Despite the ever-increasing popularity of online, video and mobile games, one game I notice still being played by some kids is a naming game where they pick a subject – like toothpaste – and take turns naming toothpaste brands. Colgate is normally one of the first brands picked for toothpaste, like it is Coke for soft drinks, Milo for chocolate drink and McDonald’s for fast food chains. While just a game, it demonstrates how well some brands do in the area of brand recognition.
Becoming a household name
Whether it’s a product or service you offer, becoming a household name is undeniably one of the end goals of marketing. Between a recognized brand and a product or service that’s a complete unknown, the everyday consumer is more inclined to choose the former. A no-brainer, right, particularly since a lot of us grew up with parents telling us over and over to never talk to strangers?
So, what makes household names?
Depending on whom you’re asking, there are several different ways to become a widely known brand, and below are just two of them:
When you see a clear silhouette-shaped soda bottle, even with the brand name covered, you know it’s Coke. They already dropped the name in the logo, but the two-tailed mermaid siren in a circle remains a Starbucks property. The check on your sneakers – Nike, anyone?
You may be rolling your eyes now because (1) you don’t need to literally see them to know they’re them, and (2) they’re big, well-known brands, and practically everybody knows them. But brand consistency is one of the reasons they’re big, and it’s because of this same principle that you’ve been told to use one headshot throughout your various social media presence. If you must use more than one, take extra care not to use more than three. A consistent brand presence creates authenticity, hence, consumer trust.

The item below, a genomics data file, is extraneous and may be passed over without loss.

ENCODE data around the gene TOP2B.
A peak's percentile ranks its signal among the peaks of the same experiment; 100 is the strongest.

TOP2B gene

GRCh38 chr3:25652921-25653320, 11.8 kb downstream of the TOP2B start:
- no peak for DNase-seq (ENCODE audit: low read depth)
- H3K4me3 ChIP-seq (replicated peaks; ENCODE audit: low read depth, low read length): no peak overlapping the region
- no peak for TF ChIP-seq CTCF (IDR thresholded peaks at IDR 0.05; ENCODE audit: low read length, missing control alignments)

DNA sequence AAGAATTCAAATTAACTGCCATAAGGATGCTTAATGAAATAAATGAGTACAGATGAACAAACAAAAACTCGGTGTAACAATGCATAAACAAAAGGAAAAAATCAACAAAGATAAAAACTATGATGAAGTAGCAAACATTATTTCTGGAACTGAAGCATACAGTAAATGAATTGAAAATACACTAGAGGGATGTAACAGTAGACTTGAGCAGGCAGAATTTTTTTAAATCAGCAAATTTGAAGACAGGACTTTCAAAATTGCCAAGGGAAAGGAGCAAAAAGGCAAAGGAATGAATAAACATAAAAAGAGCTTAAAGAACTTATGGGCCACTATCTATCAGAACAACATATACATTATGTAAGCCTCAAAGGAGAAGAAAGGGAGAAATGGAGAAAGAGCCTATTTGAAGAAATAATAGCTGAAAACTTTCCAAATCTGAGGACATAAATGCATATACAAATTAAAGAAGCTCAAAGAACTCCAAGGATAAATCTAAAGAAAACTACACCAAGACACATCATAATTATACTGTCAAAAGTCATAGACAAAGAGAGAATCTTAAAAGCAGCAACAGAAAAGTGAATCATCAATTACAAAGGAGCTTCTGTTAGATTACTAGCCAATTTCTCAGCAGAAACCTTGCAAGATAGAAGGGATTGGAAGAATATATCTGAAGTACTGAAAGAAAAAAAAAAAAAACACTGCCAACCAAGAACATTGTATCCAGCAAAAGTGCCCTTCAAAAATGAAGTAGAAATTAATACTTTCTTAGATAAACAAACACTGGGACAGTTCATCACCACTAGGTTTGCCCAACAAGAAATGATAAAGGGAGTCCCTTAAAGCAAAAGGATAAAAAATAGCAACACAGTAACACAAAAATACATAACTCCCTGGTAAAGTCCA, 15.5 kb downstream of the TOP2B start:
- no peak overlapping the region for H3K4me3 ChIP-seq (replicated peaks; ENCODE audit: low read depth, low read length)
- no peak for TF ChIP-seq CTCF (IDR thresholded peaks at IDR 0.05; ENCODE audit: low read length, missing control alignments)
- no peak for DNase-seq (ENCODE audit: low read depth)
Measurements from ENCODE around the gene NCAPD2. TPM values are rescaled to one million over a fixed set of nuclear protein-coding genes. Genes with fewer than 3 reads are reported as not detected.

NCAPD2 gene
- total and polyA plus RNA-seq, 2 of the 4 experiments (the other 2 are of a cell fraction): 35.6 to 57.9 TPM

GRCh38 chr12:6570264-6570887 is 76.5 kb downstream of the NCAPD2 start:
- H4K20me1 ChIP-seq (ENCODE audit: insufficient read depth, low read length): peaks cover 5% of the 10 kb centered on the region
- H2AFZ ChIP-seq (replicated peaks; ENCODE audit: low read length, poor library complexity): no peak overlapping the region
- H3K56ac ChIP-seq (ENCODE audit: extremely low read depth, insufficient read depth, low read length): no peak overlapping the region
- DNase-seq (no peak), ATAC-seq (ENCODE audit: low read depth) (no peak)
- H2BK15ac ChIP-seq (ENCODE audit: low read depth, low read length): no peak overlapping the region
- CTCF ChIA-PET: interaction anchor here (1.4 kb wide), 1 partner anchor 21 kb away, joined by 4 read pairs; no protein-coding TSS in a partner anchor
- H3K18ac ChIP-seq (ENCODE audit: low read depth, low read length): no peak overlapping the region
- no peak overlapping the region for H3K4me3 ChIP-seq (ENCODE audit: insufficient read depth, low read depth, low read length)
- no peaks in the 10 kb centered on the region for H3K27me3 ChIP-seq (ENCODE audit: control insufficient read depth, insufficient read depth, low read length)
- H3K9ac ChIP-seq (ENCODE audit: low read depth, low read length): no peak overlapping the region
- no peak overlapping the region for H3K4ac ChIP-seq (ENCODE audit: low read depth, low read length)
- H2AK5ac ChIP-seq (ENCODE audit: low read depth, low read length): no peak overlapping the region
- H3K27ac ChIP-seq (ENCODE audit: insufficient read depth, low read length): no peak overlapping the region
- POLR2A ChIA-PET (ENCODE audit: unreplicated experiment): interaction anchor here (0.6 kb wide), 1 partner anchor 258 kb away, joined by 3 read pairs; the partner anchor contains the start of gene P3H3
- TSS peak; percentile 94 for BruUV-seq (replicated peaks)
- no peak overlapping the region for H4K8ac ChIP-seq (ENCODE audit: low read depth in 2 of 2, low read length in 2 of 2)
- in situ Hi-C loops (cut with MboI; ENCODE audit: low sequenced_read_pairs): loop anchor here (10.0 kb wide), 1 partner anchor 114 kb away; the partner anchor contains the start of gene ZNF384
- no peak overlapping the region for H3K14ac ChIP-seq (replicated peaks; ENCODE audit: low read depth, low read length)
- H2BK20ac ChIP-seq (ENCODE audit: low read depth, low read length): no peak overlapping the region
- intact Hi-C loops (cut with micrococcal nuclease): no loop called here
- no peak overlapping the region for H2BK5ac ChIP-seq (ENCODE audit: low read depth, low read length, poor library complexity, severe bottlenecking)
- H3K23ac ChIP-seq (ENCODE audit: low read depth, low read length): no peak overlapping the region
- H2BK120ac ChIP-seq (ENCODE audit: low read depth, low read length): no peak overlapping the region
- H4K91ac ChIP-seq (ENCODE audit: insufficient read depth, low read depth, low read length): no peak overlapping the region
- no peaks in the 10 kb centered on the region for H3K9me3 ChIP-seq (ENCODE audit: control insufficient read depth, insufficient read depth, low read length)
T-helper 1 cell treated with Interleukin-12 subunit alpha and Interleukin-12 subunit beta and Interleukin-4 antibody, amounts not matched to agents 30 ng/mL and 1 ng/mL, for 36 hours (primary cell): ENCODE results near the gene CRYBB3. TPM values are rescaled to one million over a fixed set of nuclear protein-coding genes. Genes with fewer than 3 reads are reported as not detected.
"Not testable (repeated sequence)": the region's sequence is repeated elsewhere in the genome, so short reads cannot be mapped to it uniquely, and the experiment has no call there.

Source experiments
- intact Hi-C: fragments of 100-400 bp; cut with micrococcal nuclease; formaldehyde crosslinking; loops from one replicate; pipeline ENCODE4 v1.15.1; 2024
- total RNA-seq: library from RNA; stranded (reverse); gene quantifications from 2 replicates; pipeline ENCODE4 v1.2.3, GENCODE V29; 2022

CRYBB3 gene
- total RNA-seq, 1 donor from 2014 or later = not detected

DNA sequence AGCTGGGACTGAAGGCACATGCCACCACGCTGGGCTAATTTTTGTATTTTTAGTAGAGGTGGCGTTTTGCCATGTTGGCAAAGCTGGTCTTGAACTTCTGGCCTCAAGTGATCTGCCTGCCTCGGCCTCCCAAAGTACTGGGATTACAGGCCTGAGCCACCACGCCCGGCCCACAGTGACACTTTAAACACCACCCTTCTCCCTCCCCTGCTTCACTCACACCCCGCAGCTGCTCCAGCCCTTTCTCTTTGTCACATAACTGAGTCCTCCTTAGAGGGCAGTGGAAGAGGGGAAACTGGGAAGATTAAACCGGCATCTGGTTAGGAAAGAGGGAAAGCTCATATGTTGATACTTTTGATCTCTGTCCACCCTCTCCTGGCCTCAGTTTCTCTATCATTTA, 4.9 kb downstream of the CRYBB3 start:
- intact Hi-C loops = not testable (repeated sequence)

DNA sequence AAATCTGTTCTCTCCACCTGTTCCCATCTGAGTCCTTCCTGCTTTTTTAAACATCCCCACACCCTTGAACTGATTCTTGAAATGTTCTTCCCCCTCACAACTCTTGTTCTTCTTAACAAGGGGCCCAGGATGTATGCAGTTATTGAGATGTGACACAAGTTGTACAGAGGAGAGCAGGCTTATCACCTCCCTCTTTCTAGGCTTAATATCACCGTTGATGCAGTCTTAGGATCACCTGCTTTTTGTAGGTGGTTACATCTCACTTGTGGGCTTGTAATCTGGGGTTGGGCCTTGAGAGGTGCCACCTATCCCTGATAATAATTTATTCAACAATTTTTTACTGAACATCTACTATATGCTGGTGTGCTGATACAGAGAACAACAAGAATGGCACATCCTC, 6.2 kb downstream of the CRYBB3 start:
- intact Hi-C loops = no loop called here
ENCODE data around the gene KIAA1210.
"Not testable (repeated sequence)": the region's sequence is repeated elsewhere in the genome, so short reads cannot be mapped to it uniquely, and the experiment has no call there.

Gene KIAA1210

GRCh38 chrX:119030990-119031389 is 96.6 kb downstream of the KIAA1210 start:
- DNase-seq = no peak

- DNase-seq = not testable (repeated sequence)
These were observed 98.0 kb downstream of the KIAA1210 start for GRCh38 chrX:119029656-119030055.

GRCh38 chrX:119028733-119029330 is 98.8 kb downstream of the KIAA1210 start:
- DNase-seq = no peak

For managers, assuming that a message is already clear after the first email or memo can be catastrophic, as instructions can be taken out of context. “Repetition,” as Zig Ziglar emphasized, “is the mother of learning, the father of action, the architect of accomplishment.” Repetition may also be the aunt and uncle of something, or the grandparents of something else, but if you want your brand remembered, you will need to do a lot of it – yes, not just seven times.
According to Seth Godin, if you build ads with no intent of clicks, you can focus on ones that drill your logo or slogan into your target consumers’ psyche. And even if it’s simply your headshot you’re banking on, who knows, but a hundred impressions may just be what you need to catapult your brand to fame and beyond.
Virality, what you stand for and your ROI
The key to effective packaging is to strike positive chords for a wide cross-section of people, standing out for all the right reasons. – Randy Shaw, What Makes for Successful and Attractive Packaging?
Evian’s video commercial of dancing babies is recently making its rounds on Facebook again – in my news feed, at least. Dancing, cute babies – they’re difficult not to love, and because they’re so lovable, they continue to become a viral hit.
However, according to a 2013 article, the ad campaign unfortunately has not managed to boost its USA rankings because it failed to focus on what Evian stands for and what the competition is doing.
To quote the author: “Even a great creative campaign needs to be rooted in what the brand stands for in a way that is readily appreciated by its audience. Evian’s lackluster performance is also a reminder that success is dependent not just on what you do, but what the competition does, too.”
Some observers say not everyone wishes to be young, as in the case of millennials having babies and who would rather focus on their own babies and not them being young.
Another article, written months before the former, extols the great marketing behind Evian’s ad campaign. Says the writer: “… intelligent brands understand that brand identity and presence can have an equally justifiable ROI and tremendous long-term positive impact even if there’s no sales lift.”
Two conflicting but valid viewpoints.
Marketing isn’t just about buzz. Sure, being viral can get you a lot of eyeballs and boost your brand’s presence to the high heavens. Then again, your brand’s overall packaging, from the visual and verbal campaigns to the box that houses your product, and everything in between, has to stand out for the right reasons. Becoming a household name literally pays dividends, but at the end of the day, your overall packaging and marketing efforts must remain true to your brand’s story and what you stand for.